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Is kimbap a burrito? 🌯
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Clubhouse: The Seoul Startups community is meeting weekly on Fridays at 10AM Seoul time - that’ll be 5PM in San Francisco | 8PM in New York | 1AM in London.
Last week, we hosted Korean Tech Talks with Philip Lee and Summer Park. We covered trends and hot topics including the Korean New Deal, the virtuous cycle of capital, and IPOs on our radar. Philip is hyped about Yanolja. “The founder is a symbol of the Korean dream. He was once cleaning staff at hotels, and today he is the CEO of one of the fastest growing travel tech companies in the world,” he said, “It’s like a K-drama.”
Next week, we’ll be continuing the conversation with deep dives into some of the headlines below.
Last weekend, hundreds of K-pop songs disappeared from the global streaming service. A lapse in the licensing agreement with Kakao M, Korea's largest K-pop music distributor, resulted in artists such as IU, Epik High, and Seventeen getting booted off the airwaves.
But the blackout didn’t affect users in Korea. So what happened?
Rewind: It smells like power play. Spotify launched in Korea just last month - putting them in direct competition with Kakao M-owned Melon, Korea's most popular music streaming service with over 9 million monthly users.
According to Soompi, a website dedicated to K-pop news, Spotify explained, “We were unable to reach an agreement to renew our global license despite our best effort over the past year and a half.”
Kakao M responded pointing the finger back at Spotify. They claim that the global streaming service chose not to renew the agreement even after a request on their part.
For the record: Both parties maintain that the global license is unrelated to operations in Korea. 👀
Quote: “The world of K-pop is in chaos right now,” wrote one user on the subreddit r/kpop.
Uber’s back, tell a friend
The scoop: Last October, Uber and SKT teamed up to re-launch an Uber-branded service in Korea. SKT then turned T Map Mobility into a standalone unit to boost innovative initiatives and form the partnership. After that, Uber invested $100 million in the joint venture with a 51% stake, and another $50 million into T Map Mobility directly.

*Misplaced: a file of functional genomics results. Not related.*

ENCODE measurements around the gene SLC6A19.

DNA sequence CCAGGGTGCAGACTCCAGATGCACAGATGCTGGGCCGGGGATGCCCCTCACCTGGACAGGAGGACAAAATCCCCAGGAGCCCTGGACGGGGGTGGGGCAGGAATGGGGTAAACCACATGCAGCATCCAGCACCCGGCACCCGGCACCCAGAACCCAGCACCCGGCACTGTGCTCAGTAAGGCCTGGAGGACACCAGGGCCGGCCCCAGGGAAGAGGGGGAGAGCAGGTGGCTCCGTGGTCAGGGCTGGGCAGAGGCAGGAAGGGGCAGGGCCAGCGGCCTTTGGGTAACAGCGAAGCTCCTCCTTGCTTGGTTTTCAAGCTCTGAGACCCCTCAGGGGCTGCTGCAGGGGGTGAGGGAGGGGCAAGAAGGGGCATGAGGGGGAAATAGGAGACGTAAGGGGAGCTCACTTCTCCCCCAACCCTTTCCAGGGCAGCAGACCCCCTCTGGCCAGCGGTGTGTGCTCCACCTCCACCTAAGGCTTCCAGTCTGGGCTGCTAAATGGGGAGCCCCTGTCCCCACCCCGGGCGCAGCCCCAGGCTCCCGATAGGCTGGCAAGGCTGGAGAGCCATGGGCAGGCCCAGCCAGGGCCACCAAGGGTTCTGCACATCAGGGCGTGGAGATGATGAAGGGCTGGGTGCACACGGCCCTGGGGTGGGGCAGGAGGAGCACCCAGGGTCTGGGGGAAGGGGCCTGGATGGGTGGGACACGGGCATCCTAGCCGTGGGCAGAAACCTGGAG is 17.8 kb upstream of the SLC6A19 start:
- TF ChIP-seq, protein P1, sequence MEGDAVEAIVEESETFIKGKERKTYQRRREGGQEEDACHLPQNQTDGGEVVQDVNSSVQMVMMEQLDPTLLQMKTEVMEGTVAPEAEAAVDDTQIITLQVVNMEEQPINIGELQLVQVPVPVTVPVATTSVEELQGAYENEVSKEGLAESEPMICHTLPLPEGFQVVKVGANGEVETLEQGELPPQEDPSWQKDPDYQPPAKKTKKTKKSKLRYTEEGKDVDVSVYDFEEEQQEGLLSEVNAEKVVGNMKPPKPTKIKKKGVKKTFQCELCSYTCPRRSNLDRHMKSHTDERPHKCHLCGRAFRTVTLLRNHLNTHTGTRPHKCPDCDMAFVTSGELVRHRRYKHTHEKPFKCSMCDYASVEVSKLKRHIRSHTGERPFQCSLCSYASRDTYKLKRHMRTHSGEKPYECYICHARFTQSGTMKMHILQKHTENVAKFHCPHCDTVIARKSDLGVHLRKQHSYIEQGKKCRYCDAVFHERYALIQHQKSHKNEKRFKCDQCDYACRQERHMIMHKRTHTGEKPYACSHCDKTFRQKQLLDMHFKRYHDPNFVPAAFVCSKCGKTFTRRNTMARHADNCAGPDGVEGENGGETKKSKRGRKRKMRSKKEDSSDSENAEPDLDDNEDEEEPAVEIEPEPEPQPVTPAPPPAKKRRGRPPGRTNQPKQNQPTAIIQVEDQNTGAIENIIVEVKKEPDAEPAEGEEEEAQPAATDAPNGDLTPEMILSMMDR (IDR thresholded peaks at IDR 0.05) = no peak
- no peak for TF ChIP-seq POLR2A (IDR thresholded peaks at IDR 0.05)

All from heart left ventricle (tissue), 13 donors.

UT is going head to head with Kakao Mobility, which controls 80% of the taxi-hailing service market in Korea. But T Map plans to leverage its mobile-based navigation system to offer a superior experience. UT will tap into data and features from T Map Taxi and T Map parking to offer Uber-style ride-hailing services...with a few adjustments.
Political tensions: Uber launched operations in Korea back in 2013 but had to withdraw because of political backlash. Things got real ugly when Kakao tried to launch an Uber-equivalent carpooling service a few years later. Two taxi drivers self-immolated in front of the National Assembly in protest.
Since then, Kakao kept its services limited to taxi-hailing, allowing drivers to operate within the technology framework. UT looks to do something similar. Instead of its usual model enticing drivers looking for a side hustle, UT will both own and operate the vehicles in use.
Zoom out: For SKT, the partnership with Uber is an opportunity to leverage the company’s proprietary technology, product expertise, brand, and network to grow its mobility services. But it seems like an even bigger play for Uber.